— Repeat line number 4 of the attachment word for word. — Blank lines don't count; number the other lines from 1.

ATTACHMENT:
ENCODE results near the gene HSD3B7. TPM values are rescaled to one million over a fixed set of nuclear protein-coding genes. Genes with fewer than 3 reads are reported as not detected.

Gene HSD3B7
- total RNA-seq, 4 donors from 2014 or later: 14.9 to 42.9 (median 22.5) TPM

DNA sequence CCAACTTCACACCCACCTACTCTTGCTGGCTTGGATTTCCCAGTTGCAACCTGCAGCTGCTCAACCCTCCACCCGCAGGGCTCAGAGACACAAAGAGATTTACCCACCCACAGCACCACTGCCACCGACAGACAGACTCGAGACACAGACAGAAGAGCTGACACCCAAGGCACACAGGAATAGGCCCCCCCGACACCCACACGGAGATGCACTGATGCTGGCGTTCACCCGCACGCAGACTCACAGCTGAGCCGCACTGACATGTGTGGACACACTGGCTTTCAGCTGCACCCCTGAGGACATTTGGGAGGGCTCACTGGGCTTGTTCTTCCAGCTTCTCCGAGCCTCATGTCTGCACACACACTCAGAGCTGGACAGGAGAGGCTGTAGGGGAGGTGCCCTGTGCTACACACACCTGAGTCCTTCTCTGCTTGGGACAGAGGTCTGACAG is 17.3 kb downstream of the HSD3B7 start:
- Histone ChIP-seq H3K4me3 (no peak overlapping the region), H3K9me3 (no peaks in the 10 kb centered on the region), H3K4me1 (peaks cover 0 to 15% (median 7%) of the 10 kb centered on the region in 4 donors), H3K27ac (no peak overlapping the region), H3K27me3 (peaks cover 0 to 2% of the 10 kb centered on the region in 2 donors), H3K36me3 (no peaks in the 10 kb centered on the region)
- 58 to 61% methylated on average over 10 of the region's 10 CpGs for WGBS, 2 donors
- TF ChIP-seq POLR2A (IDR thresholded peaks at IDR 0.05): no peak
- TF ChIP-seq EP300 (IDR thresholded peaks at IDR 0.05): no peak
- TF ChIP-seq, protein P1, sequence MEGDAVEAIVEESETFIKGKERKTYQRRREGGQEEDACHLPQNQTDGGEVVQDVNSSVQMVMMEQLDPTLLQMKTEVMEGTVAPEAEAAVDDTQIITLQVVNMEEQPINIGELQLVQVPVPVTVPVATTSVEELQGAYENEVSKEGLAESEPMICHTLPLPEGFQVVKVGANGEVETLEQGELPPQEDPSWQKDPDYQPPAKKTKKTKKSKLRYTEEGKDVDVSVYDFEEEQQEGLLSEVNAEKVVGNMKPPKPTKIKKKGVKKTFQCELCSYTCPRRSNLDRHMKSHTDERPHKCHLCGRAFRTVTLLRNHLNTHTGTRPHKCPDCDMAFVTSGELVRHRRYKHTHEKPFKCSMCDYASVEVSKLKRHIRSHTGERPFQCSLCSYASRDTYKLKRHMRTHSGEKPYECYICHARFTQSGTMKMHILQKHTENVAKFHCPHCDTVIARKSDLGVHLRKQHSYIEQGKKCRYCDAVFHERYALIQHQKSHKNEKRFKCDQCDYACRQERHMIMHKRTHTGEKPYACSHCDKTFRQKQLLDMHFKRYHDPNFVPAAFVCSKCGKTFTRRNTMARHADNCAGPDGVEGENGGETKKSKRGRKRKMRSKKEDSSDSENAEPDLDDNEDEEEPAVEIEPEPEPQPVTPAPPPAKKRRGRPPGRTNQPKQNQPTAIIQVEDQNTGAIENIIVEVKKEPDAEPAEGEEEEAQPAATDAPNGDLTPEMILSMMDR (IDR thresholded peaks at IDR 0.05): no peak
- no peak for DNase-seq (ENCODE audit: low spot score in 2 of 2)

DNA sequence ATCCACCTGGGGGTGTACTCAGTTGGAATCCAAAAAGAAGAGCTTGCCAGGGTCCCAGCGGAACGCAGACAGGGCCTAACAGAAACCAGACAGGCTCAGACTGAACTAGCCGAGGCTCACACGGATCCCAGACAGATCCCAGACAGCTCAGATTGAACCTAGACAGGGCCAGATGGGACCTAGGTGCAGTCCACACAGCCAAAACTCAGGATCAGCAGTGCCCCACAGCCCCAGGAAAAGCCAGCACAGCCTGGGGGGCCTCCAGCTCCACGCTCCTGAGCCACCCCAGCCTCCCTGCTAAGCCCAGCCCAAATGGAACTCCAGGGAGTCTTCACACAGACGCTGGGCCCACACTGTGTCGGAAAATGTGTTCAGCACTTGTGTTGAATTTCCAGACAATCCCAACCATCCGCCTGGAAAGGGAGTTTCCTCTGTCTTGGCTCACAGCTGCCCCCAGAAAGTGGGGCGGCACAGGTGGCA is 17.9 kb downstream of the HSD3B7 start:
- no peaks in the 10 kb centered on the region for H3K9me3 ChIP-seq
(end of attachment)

DNA sequence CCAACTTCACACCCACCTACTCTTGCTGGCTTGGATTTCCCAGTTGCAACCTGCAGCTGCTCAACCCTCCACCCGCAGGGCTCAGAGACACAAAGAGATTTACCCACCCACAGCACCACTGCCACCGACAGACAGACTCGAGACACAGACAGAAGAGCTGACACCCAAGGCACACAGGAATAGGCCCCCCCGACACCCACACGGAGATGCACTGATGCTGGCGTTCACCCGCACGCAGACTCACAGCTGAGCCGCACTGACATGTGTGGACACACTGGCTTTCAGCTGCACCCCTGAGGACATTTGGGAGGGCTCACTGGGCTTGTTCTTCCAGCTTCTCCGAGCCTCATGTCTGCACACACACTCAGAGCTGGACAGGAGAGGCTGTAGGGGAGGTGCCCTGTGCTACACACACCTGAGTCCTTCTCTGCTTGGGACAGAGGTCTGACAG is 17.3 kb downstream of the HSD3B7 start: